Education

3cs

04 Dec: The “3Cs” – Challenges, Changes, and Conflicts

By Dr. Rick Robinson As we approach the holiday season we may begin to see students, particularly those with histories of significant adversity and/or active stressors, having difficulty managing what I call the “3C’s” -Challenges, Changes, and Conflicts. The holidays can be challenging for all of us. On the one hand it is a time that can be filled with gratitude, giving, sharing, belonging, and excitement. On the other hand our routines may be disrupted, we may sleep less and eat more, have stressful and fatiguing travels, increased anxiety, uncomfortable interpersonal interactions, as well as disappointments. Some of our students may experience less of the upside and more of the downside over the next 6 weeks or so. From now…

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26 Nov: The Importance of Giving Students Opportunities to Practice Skills

By Dr. Skip Greenwood I ended the last blog talking about the need to make a skill “familiar”. By doing so, we increase the chance that a student will be able to access a skill they have been taught when they really need it. Of course this brings up the question; “How do we make a skill familiar?” One key way to help make a skill more familiar is to put a focus on the student practicing or rehearsing the skill you teach them throughout the school day. It takes a small bit of planning but it is so powerful to embed opportunities for students to use newly learned skills during classroom time, recess and specials. When you want students…

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13 Nov: Teaching Emotional Management Skills

by Dr. Skip Greenwood A number of teachers we talk with express frustration that their students do not use the emotional management skills they have been taught once the student becomes escalated or is in crisis. This frustration leads them to question whether teaching emotional management skills to students makes sense. The answer is an unequivocal YES but the process of teaching skills always has to be thoughtful and is not as simple as just providing instruction. This is particularly true when we are teaching emotional regulation skills such as relaxation techniques that we want students to use during escalation or crisis. Whenever we think about teaching skills we have to keep in mind there is a difference between learning…

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24 Oct: Halloween on a Wednesday?! More Self-Care and Self-Regulation Strategies to Help!

by Dr. Rick Robinson We recently shared information regarding a vital self-regulation and self-care strategy– intentional breathing. Well-developed intentional breathing skills are foundational tools in an educator’s toolbox. Rounding out the skills in our toolbox can help us manage times during the school year where stressors are on an upswing; doing a lot of little things well can turn into a big thing. A time to practice new tools for our toolbox will present itself shortly. This school year, the calendar has provided us with that unenviable situation where Halloween falls on… a Wednesday. The fun and excitement of the holiday are accompanied by disrupted schedules and routines, sleep patterns, diet and so on-for students, their families and for educators….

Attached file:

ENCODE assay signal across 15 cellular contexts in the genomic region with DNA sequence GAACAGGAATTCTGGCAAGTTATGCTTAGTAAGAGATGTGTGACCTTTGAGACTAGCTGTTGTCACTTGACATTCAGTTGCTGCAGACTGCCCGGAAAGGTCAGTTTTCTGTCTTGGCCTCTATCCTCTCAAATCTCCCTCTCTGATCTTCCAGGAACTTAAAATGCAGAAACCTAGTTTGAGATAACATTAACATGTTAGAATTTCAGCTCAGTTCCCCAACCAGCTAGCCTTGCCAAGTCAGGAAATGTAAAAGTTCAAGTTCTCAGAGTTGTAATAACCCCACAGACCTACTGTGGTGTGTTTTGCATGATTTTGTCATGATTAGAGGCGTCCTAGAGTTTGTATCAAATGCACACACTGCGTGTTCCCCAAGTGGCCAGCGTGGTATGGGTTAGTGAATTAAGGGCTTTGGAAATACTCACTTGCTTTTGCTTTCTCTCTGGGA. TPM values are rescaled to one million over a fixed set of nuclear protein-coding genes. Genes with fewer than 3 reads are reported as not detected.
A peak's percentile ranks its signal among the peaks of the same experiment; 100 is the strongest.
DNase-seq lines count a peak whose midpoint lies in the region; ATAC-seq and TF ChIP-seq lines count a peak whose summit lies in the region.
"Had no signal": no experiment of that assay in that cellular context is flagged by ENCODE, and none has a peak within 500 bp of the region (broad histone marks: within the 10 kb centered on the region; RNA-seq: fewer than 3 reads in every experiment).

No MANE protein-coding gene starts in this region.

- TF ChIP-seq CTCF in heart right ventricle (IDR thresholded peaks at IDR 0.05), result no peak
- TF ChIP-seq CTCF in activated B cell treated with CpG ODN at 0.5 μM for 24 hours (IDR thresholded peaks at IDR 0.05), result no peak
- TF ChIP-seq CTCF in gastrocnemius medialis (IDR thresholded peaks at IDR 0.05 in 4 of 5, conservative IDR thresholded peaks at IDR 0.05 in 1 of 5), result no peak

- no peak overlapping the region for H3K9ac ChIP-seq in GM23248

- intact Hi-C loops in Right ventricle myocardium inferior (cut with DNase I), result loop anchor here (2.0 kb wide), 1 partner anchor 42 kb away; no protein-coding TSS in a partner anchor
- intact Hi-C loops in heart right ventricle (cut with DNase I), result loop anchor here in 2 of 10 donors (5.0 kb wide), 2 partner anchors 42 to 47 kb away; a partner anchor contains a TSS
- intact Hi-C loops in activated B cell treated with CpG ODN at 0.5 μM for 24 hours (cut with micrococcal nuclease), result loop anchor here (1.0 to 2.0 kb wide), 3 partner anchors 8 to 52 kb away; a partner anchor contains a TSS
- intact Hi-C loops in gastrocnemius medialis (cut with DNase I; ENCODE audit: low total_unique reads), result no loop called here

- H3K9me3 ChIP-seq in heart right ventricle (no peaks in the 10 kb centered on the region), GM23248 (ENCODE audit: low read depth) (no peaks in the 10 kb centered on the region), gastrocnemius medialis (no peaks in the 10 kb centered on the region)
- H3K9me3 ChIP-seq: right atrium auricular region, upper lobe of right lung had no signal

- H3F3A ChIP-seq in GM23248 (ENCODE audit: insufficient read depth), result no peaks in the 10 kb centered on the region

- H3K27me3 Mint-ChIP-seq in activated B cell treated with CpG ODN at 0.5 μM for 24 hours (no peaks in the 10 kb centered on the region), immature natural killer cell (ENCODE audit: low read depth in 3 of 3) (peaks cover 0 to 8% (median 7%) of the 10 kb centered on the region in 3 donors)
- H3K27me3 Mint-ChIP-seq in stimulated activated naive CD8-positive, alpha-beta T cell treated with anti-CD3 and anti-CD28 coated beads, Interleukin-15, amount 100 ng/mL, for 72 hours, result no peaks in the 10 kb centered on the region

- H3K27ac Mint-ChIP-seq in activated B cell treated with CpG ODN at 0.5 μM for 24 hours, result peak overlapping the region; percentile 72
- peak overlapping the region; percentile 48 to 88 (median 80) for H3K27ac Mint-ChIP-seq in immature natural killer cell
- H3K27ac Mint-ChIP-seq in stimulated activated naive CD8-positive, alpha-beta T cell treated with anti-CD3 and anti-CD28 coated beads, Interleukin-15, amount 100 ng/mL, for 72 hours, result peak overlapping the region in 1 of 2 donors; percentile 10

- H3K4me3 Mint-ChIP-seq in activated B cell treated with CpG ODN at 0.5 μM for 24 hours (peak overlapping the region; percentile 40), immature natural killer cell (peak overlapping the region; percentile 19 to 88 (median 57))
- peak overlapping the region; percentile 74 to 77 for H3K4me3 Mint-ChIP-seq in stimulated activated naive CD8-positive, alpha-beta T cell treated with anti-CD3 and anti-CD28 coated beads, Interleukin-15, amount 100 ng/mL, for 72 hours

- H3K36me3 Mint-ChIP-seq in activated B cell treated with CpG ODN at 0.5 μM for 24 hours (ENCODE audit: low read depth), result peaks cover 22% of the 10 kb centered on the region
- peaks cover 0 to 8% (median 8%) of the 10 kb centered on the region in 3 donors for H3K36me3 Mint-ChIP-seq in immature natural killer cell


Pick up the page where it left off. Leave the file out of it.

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09 Oct: The Importance of Breathing

The Importance of Breathing By Dr. Rick Robinson I have had the chance to visit a number of schools that are implementing Trauma Informed Practices during the month of September and have often found myself in conversations with educators about ways to maintain feelings of calm and the regulated states that they experienced at the start of the school year. To that end, I would like to talk a bit about an effective, efficient and affordable tool we each have at our immediate disposal – our breathing. A critical element of Trauma Informed Practices involves adults developing day-to-day regulation skills, as well as self-care and wellness skills for the near and long term. Science tells us that only a well-regulated adult…

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01 Oct: Self-Care for School Staff

SELF CARE FOR SCHOOL STAFF Staff self-care has become an increasingly salient topic in education over the last several years. As educators learn more about trauma we; (a) Understand the increasing demands on us to be well-regulated so we can help other students feel safe (b) Recognize the impact of stress on our own well-being, health and performance (c) Acknowledge that students are not the only ones that have ACEs. Learning about ACEs often leads us to see the ongoing impact of our own adverse experiences. In this post I want to talk about self-care with the hope educators can both understand what it means to engage in self-care, and give you some strategies to get going! Self-Care Mindset 1….